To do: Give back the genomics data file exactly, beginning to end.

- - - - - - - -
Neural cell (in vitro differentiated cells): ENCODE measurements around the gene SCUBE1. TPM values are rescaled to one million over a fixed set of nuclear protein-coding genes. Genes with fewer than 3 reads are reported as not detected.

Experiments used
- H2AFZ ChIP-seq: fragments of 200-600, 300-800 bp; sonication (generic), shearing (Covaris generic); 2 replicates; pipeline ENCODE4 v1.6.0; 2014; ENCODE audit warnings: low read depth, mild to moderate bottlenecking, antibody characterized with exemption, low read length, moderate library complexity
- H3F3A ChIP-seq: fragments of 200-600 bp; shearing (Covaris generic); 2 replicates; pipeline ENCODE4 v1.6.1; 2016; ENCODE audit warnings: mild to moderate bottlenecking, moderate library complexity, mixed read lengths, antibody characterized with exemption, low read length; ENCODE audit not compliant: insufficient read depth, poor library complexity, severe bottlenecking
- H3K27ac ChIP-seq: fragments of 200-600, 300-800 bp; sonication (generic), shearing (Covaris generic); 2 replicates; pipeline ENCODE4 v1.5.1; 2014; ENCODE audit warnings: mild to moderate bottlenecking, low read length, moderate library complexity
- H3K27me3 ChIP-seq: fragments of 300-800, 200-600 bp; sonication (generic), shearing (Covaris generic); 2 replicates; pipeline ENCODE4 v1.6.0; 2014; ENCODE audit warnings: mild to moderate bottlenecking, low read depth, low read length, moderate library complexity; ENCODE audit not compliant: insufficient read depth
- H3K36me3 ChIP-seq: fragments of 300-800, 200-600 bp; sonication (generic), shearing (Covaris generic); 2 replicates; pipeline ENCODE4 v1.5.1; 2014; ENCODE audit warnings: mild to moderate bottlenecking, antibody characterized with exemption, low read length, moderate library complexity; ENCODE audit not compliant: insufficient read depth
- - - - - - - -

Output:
Neural cell (in vitro differentiated cells): ENCODE measurements around the gene SCUBE1. TPM values are rescaled to one million over a fixed set of nuclear protein-coding genes. Genes with fewer than 3 reads are reported as not detected.

Experiments used
- H2AFZ ChIP-seq: fragments of 200-600, 300-800 bp; sonication (generic), shearing (Covaris generic); 2 replicates; pipeline ENCODE4 v1.6.0; 2014; ENCODE audit warnings: low read depth, mild to moderate bottlenecking, antibody characterized with exemption, low read length, moderate library complexity
- H3F3A ChIP-seq: fragments of 200-600 bp; shearing (Covaris generic); 2 replicates; pipeline ENCODE4 v1.6.1; 2016; ENCODE audit warnings: mild to moderate bottlenecking, moderate library complexity, mixed read lengths, antibody characterized with exemption, low read length; ENCODE audit not compliant: insufficient read depth, poor library complexity, severe bottlenecking
- H3K27ac ChIP-seq: fragments of 200-600, 300-800 bp; sonication (generic), shearing (Covaris generic); 2 replicates; pipeline ENCODE4 v1.5.1; 2014; ENCODE audit warnings: mild to moderate bottlenecking, low read length, moderate library complexity
- H3K27me3 ChIP-seq: fragments of 300-800, 200-600 bp; sonication (generic), shearing (Covaris generic); 2 replicates; pipeline ENCODE4 v1.6.0; 2014; ENCODE audit warnings: mild to moderate bottlenecking, low read depth, low read length, moderate library complexity; ENCODE audit not compliant: insufficient read depth
- H3K36me3 ChIP-seq: fragments of 300-800, 200-600 bp; sonication (generic), shearing (Covaris generic); 2 replicates; pipeline ENCODE4 v1.5.1; 2014; ENCODE audit warnings: mild to moderate bottlenecking, antibody characterized with exemption, low read length, moderate library complexity; ENCODE audit not compliant: insufficient read depth